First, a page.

Money & Politics

The US military has drawn up detailed plans to secure and protect Iraq's oilfields to prevent a repeat of 1991 when President Saddam set Kuwait's wells ablaze.
President George W Bush's administration, already on the back foot over its connections with the collapsed energy giant Enron, faces questions over a massive defence contract which aided an investment firm with Bush family links.
A once secret Halliburton oil contract raked in billions long after the Army said the work would be competitively bid. As of September 2004 Halliburton billed over $2.5 billion. A Bechtel whistleblower calls the bidding process to break up the work, "a sham."
The Iranian regime has developed one of the world's most sophisticated mechanisms for controlling and censoring the Internet. The Iranian government appears to be engaging in a practice often called deep packet inspection. The monitoring capability was provided, at least in part, by a joint venture of Siemens AG, the German conglomerate, and Nokia Corp., the Finnish cellphone company.
Big corporations bankrolled candidates for the 2012 elections in both the Democratic and Republican parties and bought their votes lock, stock and barrel, contributing over $2 billion out of the $6 billion spent this year. The biggest impact was on a California battle to require labeling of genetically altered products.
Recent scandals, involving such titans as Siemens, Volkswagen and Deutsche Poste, have undermined public trust in the integrity of German corporations, bolstering a growing shift to the left and its social welfare ideals.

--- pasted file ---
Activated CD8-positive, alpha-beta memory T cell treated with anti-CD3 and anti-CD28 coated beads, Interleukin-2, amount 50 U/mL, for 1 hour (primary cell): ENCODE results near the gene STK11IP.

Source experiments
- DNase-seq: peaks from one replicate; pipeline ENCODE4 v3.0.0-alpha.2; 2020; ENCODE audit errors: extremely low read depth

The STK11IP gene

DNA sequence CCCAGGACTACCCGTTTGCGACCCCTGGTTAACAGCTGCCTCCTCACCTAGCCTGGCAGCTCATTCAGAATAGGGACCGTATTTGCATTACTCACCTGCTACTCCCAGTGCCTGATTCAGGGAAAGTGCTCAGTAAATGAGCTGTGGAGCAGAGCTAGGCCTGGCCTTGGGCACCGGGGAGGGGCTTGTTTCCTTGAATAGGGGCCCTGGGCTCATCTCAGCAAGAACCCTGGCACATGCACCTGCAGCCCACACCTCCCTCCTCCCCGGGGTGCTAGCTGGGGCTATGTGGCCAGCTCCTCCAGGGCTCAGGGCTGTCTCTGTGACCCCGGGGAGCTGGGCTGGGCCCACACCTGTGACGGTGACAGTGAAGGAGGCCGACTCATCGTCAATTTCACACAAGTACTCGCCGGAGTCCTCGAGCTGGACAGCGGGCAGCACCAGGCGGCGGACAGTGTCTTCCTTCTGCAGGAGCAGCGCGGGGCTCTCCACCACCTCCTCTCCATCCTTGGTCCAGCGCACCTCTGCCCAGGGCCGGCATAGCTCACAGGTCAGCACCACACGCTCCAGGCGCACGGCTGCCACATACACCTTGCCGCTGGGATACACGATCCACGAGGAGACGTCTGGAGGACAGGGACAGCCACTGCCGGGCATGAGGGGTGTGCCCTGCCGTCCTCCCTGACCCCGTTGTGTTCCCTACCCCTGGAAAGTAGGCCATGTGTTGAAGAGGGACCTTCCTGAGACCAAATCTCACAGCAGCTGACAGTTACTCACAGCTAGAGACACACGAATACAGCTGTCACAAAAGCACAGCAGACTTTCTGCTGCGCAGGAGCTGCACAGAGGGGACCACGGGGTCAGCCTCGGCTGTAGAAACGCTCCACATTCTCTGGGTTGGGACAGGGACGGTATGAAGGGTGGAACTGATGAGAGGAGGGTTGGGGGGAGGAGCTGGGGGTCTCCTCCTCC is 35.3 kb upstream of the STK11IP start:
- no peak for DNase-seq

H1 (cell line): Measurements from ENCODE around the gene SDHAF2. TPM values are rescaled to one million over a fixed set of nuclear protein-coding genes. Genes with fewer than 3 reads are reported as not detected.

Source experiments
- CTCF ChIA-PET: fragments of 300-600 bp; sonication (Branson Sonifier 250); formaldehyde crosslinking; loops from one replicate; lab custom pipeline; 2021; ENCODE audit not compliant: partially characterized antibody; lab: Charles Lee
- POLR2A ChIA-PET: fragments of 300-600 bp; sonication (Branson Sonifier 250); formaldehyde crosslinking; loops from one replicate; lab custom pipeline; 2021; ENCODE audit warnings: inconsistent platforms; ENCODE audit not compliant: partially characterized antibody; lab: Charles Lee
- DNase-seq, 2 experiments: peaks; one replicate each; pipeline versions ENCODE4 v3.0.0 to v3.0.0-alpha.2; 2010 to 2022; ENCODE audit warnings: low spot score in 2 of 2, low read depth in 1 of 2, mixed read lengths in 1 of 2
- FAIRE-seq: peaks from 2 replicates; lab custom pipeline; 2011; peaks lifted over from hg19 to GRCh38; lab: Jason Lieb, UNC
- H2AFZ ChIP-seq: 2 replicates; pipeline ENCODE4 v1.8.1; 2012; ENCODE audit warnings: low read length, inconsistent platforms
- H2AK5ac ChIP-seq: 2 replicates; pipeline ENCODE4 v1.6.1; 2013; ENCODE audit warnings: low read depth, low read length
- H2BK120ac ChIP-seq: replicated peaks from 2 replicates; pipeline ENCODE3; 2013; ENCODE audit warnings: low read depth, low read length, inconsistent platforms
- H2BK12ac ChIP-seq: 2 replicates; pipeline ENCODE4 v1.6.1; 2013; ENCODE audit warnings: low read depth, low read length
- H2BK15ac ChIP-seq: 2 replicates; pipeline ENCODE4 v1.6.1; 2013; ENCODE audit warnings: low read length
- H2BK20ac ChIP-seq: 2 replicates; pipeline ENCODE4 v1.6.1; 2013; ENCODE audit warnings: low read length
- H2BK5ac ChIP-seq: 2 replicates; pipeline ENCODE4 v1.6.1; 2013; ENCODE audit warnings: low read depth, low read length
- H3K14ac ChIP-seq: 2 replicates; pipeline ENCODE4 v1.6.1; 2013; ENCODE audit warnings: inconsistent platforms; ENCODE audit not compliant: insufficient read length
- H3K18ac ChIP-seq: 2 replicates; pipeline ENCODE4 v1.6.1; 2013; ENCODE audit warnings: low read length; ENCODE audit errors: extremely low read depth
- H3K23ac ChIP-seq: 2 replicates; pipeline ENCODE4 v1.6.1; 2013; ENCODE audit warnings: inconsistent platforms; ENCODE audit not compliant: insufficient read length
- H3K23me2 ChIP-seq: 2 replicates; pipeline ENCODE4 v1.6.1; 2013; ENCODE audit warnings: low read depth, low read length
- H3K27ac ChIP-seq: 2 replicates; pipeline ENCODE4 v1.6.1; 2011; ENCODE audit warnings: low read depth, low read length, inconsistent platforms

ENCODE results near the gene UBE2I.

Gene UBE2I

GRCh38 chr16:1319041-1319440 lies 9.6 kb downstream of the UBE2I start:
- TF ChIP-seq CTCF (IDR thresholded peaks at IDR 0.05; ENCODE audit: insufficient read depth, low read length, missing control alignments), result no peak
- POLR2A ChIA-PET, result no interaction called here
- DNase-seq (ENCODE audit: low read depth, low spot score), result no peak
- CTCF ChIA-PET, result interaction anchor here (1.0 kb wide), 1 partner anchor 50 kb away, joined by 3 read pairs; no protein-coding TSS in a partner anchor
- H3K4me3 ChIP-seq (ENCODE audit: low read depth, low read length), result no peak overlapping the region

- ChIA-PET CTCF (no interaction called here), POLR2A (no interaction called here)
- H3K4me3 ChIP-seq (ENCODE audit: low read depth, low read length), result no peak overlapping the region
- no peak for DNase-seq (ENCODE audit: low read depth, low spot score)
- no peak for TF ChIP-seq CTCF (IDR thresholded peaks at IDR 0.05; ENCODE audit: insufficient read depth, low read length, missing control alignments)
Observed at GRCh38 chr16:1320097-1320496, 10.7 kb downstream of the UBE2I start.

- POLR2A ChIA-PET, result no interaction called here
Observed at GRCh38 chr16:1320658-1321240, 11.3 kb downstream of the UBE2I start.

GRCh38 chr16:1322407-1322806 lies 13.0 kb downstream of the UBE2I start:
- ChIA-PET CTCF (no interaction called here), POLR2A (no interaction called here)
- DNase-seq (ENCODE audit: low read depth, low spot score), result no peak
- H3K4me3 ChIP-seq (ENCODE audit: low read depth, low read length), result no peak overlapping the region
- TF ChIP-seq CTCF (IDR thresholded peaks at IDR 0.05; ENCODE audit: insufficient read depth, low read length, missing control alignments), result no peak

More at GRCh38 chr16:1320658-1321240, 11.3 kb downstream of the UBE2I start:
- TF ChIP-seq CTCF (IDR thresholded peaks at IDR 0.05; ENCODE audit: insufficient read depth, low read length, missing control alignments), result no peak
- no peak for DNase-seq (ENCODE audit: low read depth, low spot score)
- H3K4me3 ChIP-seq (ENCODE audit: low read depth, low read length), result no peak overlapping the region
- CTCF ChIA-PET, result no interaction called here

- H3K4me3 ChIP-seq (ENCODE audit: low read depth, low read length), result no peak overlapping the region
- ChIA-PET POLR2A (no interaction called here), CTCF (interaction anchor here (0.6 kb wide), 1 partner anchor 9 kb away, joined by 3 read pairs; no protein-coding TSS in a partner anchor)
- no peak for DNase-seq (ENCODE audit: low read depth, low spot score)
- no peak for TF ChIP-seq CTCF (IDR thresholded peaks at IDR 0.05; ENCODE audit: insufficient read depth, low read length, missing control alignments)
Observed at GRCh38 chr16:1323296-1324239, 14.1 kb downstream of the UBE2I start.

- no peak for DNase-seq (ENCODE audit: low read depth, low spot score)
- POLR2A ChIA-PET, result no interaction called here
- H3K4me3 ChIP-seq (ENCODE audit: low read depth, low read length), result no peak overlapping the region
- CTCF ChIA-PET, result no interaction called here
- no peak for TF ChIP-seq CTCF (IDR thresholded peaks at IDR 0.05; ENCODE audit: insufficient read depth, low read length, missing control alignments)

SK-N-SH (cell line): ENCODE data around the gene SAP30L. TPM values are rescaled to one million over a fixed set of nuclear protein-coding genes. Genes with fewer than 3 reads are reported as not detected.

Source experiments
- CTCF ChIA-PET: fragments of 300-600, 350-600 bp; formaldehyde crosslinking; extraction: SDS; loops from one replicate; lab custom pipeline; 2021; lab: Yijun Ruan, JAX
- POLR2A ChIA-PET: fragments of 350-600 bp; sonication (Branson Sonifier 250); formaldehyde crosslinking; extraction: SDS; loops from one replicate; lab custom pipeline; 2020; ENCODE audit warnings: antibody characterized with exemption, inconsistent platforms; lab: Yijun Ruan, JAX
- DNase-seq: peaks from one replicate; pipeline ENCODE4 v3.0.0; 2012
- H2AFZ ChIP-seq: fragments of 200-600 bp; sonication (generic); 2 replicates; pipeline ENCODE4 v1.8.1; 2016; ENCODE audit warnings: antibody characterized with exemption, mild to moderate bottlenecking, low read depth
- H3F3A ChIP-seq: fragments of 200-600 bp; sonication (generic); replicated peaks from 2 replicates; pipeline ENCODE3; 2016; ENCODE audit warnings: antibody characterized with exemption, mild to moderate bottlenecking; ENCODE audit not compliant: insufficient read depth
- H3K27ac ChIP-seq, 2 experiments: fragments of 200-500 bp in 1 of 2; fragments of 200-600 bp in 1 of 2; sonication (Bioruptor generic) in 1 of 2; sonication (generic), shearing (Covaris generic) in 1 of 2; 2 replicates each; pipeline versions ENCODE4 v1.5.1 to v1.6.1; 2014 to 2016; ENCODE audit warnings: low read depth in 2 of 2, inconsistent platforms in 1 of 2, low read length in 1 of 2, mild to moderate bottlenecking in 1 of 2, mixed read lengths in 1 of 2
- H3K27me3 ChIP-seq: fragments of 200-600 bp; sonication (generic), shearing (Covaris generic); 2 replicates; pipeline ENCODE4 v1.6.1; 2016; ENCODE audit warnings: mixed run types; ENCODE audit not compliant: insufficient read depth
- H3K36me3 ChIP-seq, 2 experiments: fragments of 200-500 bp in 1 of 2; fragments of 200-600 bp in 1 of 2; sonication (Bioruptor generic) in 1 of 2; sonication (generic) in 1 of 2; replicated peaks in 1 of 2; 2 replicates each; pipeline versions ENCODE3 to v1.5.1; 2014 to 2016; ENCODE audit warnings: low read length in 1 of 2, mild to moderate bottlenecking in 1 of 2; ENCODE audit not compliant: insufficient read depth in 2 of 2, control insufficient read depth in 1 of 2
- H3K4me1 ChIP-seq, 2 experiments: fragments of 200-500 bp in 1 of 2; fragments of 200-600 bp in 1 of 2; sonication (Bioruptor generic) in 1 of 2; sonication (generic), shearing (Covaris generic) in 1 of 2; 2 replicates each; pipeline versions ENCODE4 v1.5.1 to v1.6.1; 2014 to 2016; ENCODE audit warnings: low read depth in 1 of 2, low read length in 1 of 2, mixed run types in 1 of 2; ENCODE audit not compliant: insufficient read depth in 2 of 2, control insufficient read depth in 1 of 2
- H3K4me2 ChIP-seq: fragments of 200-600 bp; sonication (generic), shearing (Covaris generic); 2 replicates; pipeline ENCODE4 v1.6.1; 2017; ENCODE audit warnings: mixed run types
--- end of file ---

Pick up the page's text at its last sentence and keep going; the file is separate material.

A meeting of Reform Party leaders in Long Beach erupted in chaos Tuesday, with screaming, shoving matches, a walkout by loyalists to party founder Ross Perot and a declaration that social conservative Pat Buchanan is now guaranteed the fractured party's presidential nomination.
Four years after the company's ignominious collapse, Enron's former top executives are about to head to a climactic criminal trial later this month, serving as a reminder that changes in the behavior of many American companies have been more muted than many once expected.
How much money did Charles G. Taylor, the deposed president of Liberia, siphon out of his war-shattered country, and where is it? Investigators are developing a new strategy involving filing civil damage claims against companies, governments and international banks that they contend aided Mr. Taylor in illegal transactions.
The Iraqi port of Umm Qasr -- once a crown jewel of the Iraqi economy -- is now a symbol of a new era of foreign domination. It's run by SSA, a politically-connected firm with an ugly history of anti-labor policies.